|Albert B. Fall||Secretary of the Interior||New Mexico||1929||Revolving door (18 U.S.C. § 207)||Teapot Dome scandal||||Republican|
|Robert García||House of Representatives||New York||1989||Hobbs Act||Wedtech scandal||||Democrat|
|Richard T. Hanna||House of Representatives||California||1978||Conspiracy to defraud the United States||Koreagate||||Democrat|
|James F. Hastings||House of Representatives||New York||1976||Mail fraud||||Republican|
|Andrew J. Hinshaw||House of Representatives||California||1976||Bribery||||Republican|
|John H. Hoeppel||House of Representatives||California||1935||Sale of appointive office (18 U.S.C. § 150) (currently codified at 18 U.S.C. § 211)||||Democrat|
|William J. Jefferson||House of Representatives||Louisiana||2009||Federal official bribery, wire fraud, Foreign Corrupt Practices Act, and RICO||William J. Jefferson corruption case||||Democrat|
|John Jenrette||House of Representatives||South Carolina||1980||Federal official bribery||Abscam||||Democrat|
|Thomas Francis Johnson||House of Representatives||Maryland||1963||Federal official conflict-of-interest and conspiracy to defraud the United States||United States v. Johnson (1966)||||Democrat|
|Richard Kelly||House of Representatives||Florida||1981||Federal official bribery, conspiracy to defraud the United States, and Travel Act||Abscam||||Republican|
|Joseph P. Kolter||House of Representatives||Pennsylvania||1996||Conspiracy to defraud the United States||Congressional Post Office scandal||||Democrat|
|Raymond F. Lederer||House of Representatives||Pennsylvania||1981||Federal official bribery and gratuity, conspiracy to defraud the United States, and Travel Act||Abscam||||Democrat|
|Buz Lukens||House of Representatives||Ohio||1996||Federal official bribery||House banking scandal||||Republican|
|Martin Thomas Manton||United States Court of Appeals for the Second Circuit||N/A||1939||Conspiracy to defraud the United States||||N/A|
|Nicholas Mavroules||House of Representatives||Massachusetts||1993||Hobbs Act and RICO||||Democrat|
|Andrew J. May||House of Representatives||Kentucky||1947||Conspiracy to defraud the United States and compensated representation in a proceeding in which the United States is interested (18 U.S.C. § 203)||||Democrat|
|John H. Mitchell||Senate||Oregon||1905||Compensated representation in a proceeding in which the United States is interested (Rev. Stat. § 1782) (codified as amended at 18 U.S.C. § 203)||Oregon land fraud scandal||||Republican|
|John M. Murphy||House of Representatives||New York||1980||Federal official gratuity, federal official conflict-of interest, and conspiracy to defraud the United States||Abscam||||Democrat|
|Michael Myers||House of Representatives||Pennsylvania||1980||Federal official bribery, conspiracy to defraud the United States, and Travel Act||Abscam||||Democrat|
|Bob Ney||House of Representatives||Ohio||2006||Mail fraud||Jack Abramoff CNMI scandal||||Republican|
|Nehemiah G. Ordway||US Governor of Dakota Territory||Dakota Territory||1884||Bribery||||Republican|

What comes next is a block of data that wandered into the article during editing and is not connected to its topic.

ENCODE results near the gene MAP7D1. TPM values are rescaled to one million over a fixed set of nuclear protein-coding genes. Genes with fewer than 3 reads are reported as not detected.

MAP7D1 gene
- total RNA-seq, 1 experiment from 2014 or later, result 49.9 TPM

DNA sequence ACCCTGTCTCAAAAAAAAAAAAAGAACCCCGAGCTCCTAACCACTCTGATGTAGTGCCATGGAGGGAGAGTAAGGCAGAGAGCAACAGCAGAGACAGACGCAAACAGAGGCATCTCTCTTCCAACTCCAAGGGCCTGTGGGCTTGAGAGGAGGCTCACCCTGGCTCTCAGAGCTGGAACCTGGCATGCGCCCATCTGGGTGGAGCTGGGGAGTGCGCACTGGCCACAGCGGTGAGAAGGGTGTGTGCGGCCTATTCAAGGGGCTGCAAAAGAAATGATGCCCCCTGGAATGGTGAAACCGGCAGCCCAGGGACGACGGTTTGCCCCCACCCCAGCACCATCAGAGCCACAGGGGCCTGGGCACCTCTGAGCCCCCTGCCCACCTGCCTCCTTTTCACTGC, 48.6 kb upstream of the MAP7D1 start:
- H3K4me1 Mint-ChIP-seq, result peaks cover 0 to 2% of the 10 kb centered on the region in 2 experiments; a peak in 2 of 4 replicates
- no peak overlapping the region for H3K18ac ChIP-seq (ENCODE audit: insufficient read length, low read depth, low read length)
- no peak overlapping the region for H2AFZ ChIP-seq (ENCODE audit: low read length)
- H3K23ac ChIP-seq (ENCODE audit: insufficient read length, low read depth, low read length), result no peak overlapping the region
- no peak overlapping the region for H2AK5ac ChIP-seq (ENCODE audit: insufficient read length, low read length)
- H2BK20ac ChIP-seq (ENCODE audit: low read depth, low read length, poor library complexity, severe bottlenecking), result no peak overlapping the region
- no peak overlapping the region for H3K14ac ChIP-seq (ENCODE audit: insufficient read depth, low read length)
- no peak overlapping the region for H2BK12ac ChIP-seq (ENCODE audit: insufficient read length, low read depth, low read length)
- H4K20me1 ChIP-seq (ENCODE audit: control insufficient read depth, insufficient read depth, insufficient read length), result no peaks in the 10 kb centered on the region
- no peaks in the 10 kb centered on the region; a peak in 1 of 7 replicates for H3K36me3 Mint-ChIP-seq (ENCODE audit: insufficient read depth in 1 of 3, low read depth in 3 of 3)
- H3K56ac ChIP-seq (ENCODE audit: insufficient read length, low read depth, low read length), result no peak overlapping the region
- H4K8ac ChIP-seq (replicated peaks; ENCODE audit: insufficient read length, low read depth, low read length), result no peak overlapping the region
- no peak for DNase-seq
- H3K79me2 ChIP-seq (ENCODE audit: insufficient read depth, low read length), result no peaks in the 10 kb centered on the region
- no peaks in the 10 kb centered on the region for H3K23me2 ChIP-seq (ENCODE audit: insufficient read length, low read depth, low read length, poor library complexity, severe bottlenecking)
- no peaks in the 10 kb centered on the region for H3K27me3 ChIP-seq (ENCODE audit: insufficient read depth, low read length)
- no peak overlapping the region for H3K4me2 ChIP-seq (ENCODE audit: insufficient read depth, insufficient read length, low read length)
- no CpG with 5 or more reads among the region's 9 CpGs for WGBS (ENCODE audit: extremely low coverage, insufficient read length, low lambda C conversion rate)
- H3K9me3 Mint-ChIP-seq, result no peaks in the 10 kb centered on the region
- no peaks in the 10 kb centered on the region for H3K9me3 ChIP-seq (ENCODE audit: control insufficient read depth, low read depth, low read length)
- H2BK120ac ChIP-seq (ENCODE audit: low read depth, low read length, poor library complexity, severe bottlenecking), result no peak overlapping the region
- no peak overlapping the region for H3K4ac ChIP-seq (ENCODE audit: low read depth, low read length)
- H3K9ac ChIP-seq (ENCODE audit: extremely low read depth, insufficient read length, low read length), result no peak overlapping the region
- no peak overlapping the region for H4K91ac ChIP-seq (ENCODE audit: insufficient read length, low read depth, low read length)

|Bertram L. Podell||House of Representatives||New York||1974||Federal official conflict-of-interest and conspiracy to defraud the United States||||Democrat|
|Halsted Ritter||District Judge||Florida||1936||Bribery||||Republican|
|Dan Rostenkowski||House of Representatives||Illinois||1998||Mail fraud||Congressional Post Office scandal||||Democrat|
|Frank Thompson||House of Representatives||New Jersey||1980||Federal official bribery and gratuity and conspiracy to defraud the United States||Abscam||||Democrat|
|James Traficant||House of Representatives||Ohio||2002||Federal official bribery and gratuity, conspiracy to defraud the United States, and RICO||||Democrat|
|J. Irving Whalley||House of Representatives||Pennsylvania||1973||Mail fraud||||Republican|
|Harrison A. Williams||Senate||New Jersey||1981||Federal official bribery and gratuity, federal official conflict-of-interest, Travel Act, and conspiracy to defraud the United States||Abscam||||Democrat|
- Ulysses S. Grant presidential administration scandals
- List of federal political scandals in the United States
- Peter W. Schroth, Corruption and Accountability of the Civil Service in the United States, 42 Am. J. Comp. L. 554 (2006).
- 18 U.S.C. §§ 1341, 1343, 1346.
- 18 U.S.C. § 1951(a), (b)(2).
- 18 U.S.C. § 1952.
- 18 U.S.C. § 1961(1).
- Act of March 2, 1867, ch. 169, § 30, 14 Stat. 484 (codified as amended at 18 U.S.C. § 371).
- Pub. L. No. 95-213, 91 Stat. 1495.
- U.S. Const. art. I, § 6, cl. 1.
- 5 U.S.C. § 5312.
- Judiciary, U.S.C.H.C. Impeachment: selected materials. U.S. Government Printing Office. p. 992. ISBN 9780160577031. Retrieved May 15, 2015.
- In a pre-trial appeal, the Supreme Court rejected Brewster's argument that his prosecution violated the Speech or Debate Clause. United States v. Brewster, 408 U.S. 501 (1972). After his trial, the D.C. Circuit reversed Brewster's conviction and remanded for a new trial. United States v. Brewster, 506 F.2d 62 (D.C. Cir. 1974). Brewster then plead no contest. Daniel B. Brewster, 83, Former Senator, Dies, N.Y. Times, August 27, 2007.